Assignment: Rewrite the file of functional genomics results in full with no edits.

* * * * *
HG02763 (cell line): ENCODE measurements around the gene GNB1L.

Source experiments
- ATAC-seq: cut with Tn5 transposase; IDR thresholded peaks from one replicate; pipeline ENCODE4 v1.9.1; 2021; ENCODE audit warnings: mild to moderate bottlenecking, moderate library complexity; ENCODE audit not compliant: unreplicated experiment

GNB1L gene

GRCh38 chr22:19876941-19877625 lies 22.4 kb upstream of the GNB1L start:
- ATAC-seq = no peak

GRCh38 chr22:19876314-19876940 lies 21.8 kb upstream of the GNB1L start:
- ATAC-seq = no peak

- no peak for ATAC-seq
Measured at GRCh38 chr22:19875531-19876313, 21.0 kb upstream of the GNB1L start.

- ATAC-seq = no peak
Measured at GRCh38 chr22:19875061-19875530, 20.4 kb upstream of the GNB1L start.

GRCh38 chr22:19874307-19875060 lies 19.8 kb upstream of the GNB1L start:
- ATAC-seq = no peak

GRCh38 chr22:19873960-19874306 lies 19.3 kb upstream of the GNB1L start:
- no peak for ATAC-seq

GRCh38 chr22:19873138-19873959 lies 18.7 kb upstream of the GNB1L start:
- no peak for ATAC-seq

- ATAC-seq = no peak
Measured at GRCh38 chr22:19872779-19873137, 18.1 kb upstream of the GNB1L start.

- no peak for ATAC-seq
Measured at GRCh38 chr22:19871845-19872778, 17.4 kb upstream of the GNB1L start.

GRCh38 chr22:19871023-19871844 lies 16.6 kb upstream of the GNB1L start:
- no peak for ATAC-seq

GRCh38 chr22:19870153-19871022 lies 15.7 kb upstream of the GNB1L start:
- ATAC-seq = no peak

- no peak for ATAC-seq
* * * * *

HG02763 (cell line): ENCODE measurements around the gene GNB1L.

Source experiments
- ATAC-seq: cut with Tn5 transposase; IDR thresholded peaks from one replicate; pipeline ENCODE4 v1.9.1; 2021; ENCODE audit warnings: mild to moderate bottlenecking, moderate library complexity; ENCODE audit not compliant: unreplicated experiment

GNB1L gene

GRCh38 chr22:19876941-19877625 lies 22.4 kb upstream of the GNB1L start:
- ATAC-seq = no peak

GRCh38 chr22:19876314-19876940 lies 21.8 kb upstream of the GNB1L start:
- ATAC-seq = no peak

- no peak for ATAC-seq
Measured at GRCh38 chr22:19875531-19876313, 21.0 kb upstream of the GNB1L start.

- ATAC-seq = no peak
Measured at GRCh38 chr22:19875061-19875530, 20.4 kb upstream of the GNB1L start.

GRCh38 chr22:19874307-19875060 lies 19.8 kb upstream of the GNB1L start:
- ATAC-seq = no peak

GRCh38 chr22:19873960-19874306 lies 19.3 kb upstream of the GNB1L start:
- no peak for ATAC-seq

GRCh38 chr22:19873138-19873959 lies 18.7 kb upstream of the GNB1L start:
- no peak for ATAC-seq

- ATAC-seq = no peak
Measured at GRCh38 chr22:19872779-19873137, 18.1 kb upstream of the GNB1L start.

- no peak for ATAC-seq
Measured at GRCh38 chr22:19871845-19872778, 17.4 kb upstream of the GNB1L start.

GRCh38 chr22:19871023-19871844 lies 16.6 kb upstream of the GNB1L start:
- no peak for ATAC-seq

GRCh38 chr22:19870153-19871022 lies 15.7 kb upstream of the GNB1L start:
- ATAC-seq = no peak

- no peak for ATAC-seq